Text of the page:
A Fine Blue-laced Hon-Kozane ni-mai-do Gusoku, or Armour, Edo Period, c. 1630

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Item ref: 3956

  • Japan
  • Iron, gilt-copper, shakudo, leather, silk, hemp, lacquer


The armour mounted in the 18th century for the Matsumae clan

The helmet signed Saotome Lenao (1620 – 50)

This armour comprises of a fine Saotome school russet iron 62 plate ko-boshi Kabuto and is signed inside on the rear plate “Saotome Ienao”. The Saotome were one of the most famous schools of armour smiths and were famed for the quality of their workmanship. Saotome Ienao lived in Hitachi province and worked from around 1620-1650. This ko-boshi (meaning small rivet) helmet is finished in russet iron and unlacquered to show the superb quality of the metalwork. Each triangular shaped plate in the helmet bowl is secured to the next with a row of 25 small standing rivets. The bowl is surmounted with a fine five stage tehen kanamono that is pierced and carved with arabesques. The closely fitting hineo-shikoro (neck guard) consists of 5 rows with two large fukigaeshi (front flanges). The fukigaeshi carry the diamond shaped hishi-gata Kamon (heraldic family crest) that was used by the powerful Matsumae clan. The front of the Kabuto is mounted with a large pair of gilt copper kuwagata (horns) and an impressive maedate (fore crest) depicting the tama (sacred Pearl) held aloft on waves.

The striking menpo (face armour) is made in the ryubu style (serene face) and is finished in unlacquered russet iron to show the fine workmanship. It has twoodayori (standing flanges) across the cheeks, the purpose of these was to protect the helmet tying cords, finally the Menpo is fitted with an impressive 5 lame yodare-kake (throat guard). The ni-mai Dò (cuirass) is made in two parts, fastening under the right arm with a hinge under the left arm. Again it is made from hon-kozane or individual scales laced together and lacquered gold. The shoulder straps are covered with small sections of armour called gyoyo, these like the Kabuto bear the hishi-gata kamon. Both the impressive tsubo-sode (shoulder guards) and gessan (hanging tassets) are also made from hon-kozane and like so many of the other elements in this armour are decorated with pierced metal plates called kanamono which carry the hishi-gata kamon The shino-kote (sleeves) and tsu-tsu suneate (shin guards) are both lacquered in a special combed technique called shibo-nuri which resembles waves. All the elements of the sangu, the shino-kote, Iyo-haidate and tsu-tsu suneate are backed with the same high quality silk brocade. The ensemble is finished off with an impressive gunbai (war fan) and uma-jirushi (battle standard) both displaying the diamond shaped hishi-gata kamon of the Matsumae clan.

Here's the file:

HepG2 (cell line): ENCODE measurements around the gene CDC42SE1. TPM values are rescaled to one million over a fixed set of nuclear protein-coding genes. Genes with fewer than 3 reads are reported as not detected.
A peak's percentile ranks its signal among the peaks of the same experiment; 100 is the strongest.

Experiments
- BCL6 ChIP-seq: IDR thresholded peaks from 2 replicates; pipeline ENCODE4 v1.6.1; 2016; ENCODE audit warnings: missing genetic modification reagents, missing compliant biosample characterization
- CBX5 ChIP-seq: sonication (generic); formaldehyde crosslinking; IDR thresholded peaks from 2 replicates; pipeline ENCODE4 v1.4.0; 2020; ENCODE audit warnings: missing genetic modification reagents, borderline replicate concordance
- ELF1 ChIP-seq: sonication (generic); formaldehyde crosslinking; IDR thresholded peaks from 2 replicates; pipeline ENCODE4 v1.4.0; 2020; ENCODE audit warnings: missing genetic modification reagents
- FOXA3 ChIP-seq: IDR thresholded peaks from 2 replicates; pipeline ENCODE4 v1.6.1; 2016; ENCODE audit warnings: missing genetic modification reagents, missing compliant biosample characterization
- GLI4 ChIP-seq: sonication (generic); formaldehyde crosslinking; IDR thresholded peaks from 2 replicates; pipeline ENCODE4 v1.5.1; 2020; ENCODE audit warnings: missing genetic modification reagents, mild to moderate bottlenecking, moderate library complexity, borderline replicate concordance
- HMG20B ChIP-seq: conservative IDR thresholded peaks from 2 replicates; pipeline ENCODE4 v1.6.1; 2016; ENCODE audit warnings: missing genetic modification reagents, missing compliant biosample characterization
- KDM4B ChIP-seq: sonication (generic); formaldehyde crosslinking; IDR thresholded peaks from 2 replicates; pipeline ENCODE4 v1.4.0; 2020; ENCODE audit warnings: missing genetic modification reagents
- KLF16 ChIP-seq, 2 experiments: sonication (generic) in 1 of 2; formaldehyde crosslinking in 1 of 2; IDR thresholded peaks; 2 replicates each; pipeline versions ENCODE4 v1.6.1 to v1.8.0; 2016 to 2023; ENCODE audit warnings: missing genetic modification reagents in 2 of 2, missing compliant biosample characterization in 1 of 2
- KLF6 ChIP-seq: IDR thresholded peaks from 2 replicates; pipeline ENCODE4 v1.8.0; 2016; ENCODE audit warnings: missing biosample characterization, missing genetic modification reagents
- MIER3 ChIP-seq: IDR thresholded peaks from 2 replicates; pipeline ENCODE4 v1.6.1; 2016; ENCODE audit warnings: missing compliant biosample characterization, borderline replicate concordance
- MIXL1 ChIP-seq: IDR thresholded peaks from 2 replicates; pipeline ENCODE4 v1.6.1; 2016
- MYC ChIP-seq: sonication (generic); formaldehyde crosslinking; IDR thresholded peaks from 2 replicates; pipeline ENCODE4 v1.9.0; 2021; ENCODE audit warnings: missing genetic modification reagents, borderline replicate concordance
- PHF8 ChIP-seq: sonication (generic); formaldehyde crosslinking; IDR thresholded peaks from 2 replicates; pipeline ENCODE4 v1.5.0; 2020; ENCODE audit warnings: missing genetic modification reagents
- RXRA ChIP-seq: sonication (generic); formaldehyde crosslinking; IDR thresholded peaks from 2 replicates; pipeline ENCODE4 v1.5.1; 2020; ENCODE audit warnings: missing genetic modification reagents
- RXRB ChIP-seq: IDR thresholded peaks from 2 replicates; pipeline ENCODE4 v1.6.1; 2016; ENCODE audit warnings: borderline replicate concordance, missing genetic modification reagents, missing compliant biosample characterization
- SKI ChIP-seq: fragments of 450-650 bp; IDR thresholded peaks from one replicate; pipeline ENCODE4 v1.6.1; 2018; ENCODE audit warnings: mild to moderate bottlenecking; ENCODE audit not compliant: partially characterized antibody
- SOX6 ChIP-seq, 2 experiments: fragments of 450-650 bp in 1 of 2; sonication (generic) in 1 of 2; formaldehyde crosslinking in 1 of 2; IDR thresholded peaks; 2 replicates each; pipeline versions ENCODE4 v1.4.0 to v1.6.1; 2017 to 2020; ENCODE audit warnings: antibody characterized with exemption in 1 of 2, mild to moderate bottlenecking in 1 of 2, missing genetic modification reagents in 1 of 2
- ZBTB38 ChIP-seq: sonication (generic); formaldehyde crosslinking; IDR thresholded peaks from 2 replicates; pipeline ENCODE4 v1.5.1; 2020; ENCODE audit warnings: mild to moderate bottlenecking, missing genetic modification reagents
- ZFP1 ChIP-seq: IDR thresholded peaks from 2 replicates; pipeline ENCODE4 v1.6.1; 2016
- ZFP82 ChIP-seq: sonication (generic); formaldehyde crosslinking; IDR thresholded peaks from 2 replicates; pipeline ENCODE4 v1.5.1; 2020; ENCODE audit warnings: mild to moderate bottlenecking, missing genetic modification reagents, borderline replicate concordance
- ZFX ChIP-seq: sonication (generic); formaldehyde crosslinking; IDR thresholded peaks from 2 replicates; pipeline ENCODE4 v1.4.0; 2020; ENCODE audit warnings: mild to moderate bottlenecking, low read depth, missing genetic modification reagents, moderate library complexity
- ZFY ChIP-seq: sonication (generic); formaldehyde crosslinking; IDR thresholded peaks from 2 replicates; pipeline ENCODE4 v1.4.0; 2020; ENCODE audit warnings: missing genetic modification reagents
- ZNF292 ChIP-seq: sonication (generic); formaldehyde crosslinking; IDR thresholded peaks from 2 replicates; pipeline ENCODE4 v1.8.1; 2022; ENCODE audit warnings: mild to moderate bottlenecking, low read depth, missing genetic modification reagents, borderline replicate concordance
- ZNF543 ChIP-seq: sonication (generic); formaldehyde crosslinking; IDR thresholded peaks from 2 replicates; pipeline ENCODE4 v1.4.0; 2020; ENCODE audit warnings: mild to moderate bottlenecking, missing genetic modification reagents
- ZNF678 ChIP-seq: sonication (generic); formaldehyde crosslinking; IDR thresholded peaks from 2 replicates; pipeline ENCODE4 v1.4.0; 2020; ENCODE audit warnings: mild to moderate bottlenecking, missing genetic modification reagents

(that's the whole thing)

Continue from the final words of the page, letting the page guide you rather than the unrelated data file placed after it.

The whole armour is laced in blue silk in the kebiki or closely spaced style, edged with decorative mimi-ito (multi coloured lace) and red hishinui (decorative cross-knots). All the components (yodare-kake, Dò, gessan and sode) are made from hon-kozane or individual plates that are lacquered and laced together. This technique of manufacture can be traced back the the Heian period (794-1185), lamellar armour made in this way was both flexible, light and strong. The only negative being it was very time consuming and therefore expensive to make. Hon-kozane only appears on the highest grade armours and was not mass produced.

The Matsumae clan (松前氏, Matsumae-shi) was a Japanese clan that was confirmed in the possession of the area around Matsumae, Hokkaidō as a march fief in 1590 by Toyotomi Hideyoshi, and charged with defending it, and by extension the whole of Japan, from the Ainu "barbarians" of the north. The clan, originally known as the Kakizaki clan (蠣崎氏), had settled in Kakizaki, Kawauchi, Mutsu on the Shimokita Peninsula. Claiming descent from the Takeda clan of Wakasa Province, the family later took the name Matsumae.